Questions at the Interface Between Automated Decision Making, Administrative Law and Socio‑Economic Rights: The Example of Access to Affordable Housing in KenyaPosted: 18 March, 2022 Filed under: Alexander Beyleveld | Tags: Access to Affordable Housing, ADM, ADM technologies, administrative law, Affordable Homes Program, automated decision-making, automated processing, constitutional law, CRD System, data protection legislation, freedom from discrimination, fundamental rights, Kenya Data Protection Act, policy framework, right to equality 2 Comments
Author: Alexander Beyleveld
Senior Researcher at the Mandela Institute, University of the Witwatersrand
A number of African governments have begun to integrate automated decision-making (ADM) into processes that give effect to fundamental rights, which has given rise to a number of interesting questions about the manner in which different areas of law interact in ADM contexts. ADM has thus far been most directly regulated by data protection legislation, such as the Kenya Data Protection Act (KDPA). Automated decisions, however, also implicate administrative law, and constitutionally enshrined rights related to administrative action. An additional layer of complexity is added in situations where automated decisions form part of the process governments have elected to use to give effect to fundamental rights, especially when a number of different rights are implicated. Understanding the interface between ADM, data protection laws, administrative law and constitutional law, then, will only continue to grow in importance in assessing the extent to which governments are giving effect to certain fundamental rights – as well as for assessing the extent to which governments and individuals are actually reaping the potential benefits of ADM technologies in the first place.
Marital rape as a human rights violation of women in Ethiopia: a case study of Alumni association of the faculty of law of Addis Ababa University and Ethiopian Women Lawyers Association (EWLA)Posted: 15 March, 2022 Filed under: Kebkab Sirgew Gelaw | Tags: domestic violence, Ethiopia, Ethiopian Women Lawyers Association, EWLA, fundamental rights, government, legal standing, legal system, marital rape, marriage, psychological effects, rape, rejection, sexual distress Leave a comment
Author: Kebkab Sirgew Gelaw
International Human Rights Lawyer
The concept of rape of a woman by her husband in marriage was not a transgression at all because a man was allowed to treat ‘his chattel as he deemed appropriate’; thus, women who were forced to have sex in their marriage did not even have the option of seeking criminal prosecution. The first marital rape case to reach the US court system took place in 1978 in New Jersey, when Daniel Morrison was found guilty of raping his estranged wife. Six months later, in Oregon, John Rideout became the first husband charged with rape while living with his wife. Rideout was acquitted and brought attention to the concept that rape can exist within the context of marriage.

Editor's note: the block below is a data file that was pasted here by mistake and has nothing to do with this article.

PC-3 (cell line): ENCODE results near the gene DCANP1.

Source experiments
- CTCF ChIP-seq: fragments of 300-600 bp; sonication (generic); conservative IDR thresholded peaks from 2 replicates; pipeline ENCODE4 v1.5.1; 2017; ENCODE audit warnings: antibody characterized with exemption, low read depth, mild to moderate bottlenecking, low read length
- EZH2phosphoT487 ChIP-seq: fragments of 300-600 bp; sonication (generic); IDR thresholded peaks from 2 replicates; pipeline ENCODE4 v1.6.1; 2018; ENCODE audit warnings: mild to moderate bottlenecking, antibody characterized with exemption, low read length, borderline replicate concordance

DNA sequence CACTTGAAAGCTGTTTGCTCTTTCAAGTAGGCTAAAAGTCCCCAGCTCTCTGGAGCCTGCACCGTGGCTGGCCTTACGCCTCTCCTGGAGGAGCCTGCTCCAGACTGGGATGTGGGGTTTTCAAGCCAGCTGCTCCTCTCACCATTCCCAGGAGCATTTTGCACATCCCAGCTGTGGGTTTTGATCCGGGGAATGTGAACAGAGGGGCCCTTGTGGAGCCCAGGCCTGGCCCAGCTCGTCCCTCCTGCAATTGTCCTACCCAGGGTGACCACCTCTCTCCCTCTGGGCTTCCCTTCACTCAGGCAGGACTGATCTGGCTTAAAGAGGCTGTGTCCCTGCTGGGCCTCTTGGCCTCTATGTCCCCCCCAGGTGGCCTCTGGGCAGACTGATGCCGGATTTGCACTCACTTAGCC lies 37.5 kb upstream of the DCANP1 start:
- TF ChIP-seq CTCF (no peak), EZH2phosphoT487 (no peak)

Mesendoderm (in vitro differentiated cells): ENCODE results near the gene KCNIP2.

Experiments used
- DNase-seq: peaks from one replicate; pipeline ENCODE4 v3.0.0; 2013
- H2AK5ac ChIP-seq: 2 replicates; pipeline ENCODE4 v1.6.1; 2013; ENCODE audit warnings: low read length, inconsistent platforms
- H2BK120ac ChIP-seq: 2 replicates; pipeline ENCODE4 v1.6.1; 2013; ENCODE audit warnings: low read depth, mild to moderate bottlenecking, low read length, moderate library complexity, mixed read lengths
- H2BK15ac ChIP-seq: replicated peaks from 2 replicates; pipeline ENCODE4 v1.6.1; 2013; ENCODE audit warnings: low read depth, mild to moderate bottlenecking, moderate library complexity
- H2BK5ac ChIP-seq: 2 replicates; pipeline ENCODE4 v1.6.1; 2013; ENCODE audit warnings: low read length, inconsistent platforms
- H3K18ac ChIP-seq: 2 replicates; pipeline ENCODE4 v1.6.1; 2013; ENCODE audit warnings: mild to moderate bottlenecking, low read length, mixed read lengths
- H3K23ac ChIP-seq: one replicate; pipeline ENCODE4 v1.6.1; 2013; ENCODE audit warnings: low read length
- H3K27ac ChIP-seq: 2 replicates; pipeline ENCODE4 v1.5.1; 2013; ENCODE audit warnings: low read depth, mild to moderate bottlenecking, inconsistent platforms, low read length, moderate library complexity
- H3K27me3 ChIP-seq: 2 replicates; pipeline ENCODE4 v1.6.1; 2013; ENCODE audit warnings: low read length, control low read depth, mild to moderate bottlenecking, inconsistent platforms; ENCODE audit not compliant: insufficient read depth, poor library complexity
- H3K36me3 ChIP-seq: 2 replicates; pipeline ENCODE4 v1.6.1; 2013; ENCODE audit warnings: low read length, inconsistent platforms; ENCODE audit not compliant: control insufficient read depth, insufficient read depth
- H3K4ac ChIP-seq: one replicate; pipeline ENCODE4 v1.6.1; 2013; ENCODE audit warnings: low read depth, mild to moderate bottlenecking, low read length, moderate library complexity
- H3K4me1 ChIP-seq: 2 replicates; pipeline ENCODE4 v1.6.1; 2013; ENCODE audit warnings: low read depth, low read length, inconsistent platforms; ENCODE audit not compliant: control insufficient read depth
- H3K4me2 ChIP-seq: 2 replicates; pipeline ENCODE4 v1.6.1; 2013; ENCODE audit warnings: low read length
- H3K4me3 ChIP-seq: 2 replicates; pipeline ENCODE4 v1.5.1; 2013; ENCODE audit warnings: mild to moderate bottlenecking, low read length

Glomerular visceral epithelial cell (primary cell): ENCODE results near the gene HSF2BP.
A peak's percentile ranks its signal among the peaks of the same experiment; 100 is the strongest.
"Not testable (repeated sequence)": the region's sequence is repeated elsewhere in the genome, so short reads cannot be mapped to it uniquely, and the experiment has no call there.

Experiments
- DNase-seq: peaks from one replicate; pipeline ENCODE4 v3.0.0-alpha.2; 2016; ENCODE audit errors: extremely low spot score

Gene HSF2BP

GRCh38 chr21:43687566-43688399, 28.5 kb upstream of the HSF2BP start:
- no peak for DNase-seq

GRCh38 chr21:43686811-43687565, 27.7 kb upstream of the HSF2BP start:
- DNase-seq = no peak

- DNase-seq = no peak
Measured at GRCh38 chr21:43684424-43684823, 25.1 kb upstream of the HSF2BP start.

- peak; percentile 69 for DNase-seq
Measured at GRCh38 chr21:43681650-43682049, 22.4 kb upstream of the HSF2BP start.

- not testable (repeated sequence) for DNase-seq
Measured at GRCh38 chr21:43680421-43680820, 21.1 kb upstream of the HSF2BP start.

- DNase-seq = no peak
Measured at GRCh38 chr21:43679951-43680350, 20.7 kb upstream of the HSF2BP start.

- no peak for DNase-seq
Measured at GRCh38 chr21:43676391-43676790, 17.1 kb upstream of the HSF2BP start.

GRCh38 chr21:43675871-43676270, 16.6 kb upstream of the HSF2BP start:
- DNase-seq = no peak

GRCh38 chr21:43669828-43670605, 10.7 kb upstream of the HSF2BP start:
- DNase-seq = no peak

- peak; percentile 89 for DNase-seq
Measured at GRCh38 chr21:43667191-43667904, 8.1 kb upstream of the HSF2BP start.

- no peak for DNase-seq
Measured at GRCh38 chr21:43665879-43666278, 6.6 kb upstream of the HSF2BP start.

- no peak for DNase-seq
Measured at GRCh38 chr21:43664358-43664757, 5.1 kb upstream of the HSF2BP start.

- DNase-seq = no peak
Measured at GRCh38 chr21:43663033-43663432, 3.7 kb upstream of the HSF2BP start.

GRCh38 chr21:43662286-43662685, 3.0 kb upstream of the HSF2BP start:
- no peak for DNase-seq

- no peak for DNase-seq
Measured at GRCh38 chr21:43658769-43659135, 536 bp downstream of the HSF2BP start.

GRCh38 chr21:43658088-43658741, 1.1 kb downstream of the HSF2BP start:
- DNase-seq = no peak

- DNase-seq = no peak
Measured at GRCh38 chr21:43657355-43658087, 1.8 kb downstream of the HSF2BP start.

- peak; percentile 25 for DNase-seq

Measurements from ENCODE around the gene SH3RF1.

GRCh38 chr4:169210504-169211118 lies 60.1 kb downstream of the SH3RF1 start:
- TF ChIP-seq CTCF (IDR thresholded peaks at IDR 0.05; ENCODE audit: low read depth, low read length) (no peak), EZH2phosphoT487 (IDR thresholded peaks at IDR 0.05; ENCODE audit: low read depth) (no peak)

Many states in the US including Minnesota at that time defended forced sexual intercourse committed by a man against a woman and not his wife; though there have been subsequent prosecutions of marital rape, but in general, the cases were charged to win, primary because the question of consent is clouded by societal beliefs about marriage.
Happiness and same-sex affectionPosted: 22 April, 2016 Filed under: Saul Leal | Tags: autonomy of will, Brazil, Chinelo Okparanta, Civil Code, constitution, fundamental rights, gay, happiness, homo-affectionate, hope of happiness, human dignity, Justice Celso de Mello, Justice Luiz Fux, love, Nigeria, prejudice, privacy, protection of the right to life, right to equal protection under the law, right to happiness, same-sex affection, same-sex couples, same-sex marriage, sexual discrimination, sexual minorities, United States Declaration of Independence 3 Comments
Author: Saul Leal
Vice-Chancellor Postdoctoral Fellow, Institute for International and Comparative Law in Africa (ICLA)
Chinelo Okparanta is a Nigerian writer, currently living as a citizen in the United States. She understands the prejudices of her native country, especially against homosexuals. In some parts of Nigeria, a gay individual may be stoned to death under the Shari’a law. Okparanta writes, in her lesbian romance Happiness like Water, ‘yes, our love may be hidden, but it is strong. It can still bring happiness’.
Why must the love between two consenting adults be hidden? Should the State have the power to decide towards whom one may show affection? These disconcerting questions may be answered in terms of global Constitutions.
The most important Brazilian decision which entailed the right to happiness was in 2011. The Supreme Court had to rule on the interpretation to be given to article 1.723 of the Civil Code, which only recognizes a common-law relationship between a man and a woman as a family unit which must be public knowledge, continuous, and long-lasting, and be established for the purpose of building a family. The need for the aforementioned ruling resulted from the fact that government bodies refused to grant these rights to homo-affectionate couples. Therefore, the Court had to decide if this union also covered same-sex couples, even though the provision expressly mentions ‘man and a woman’.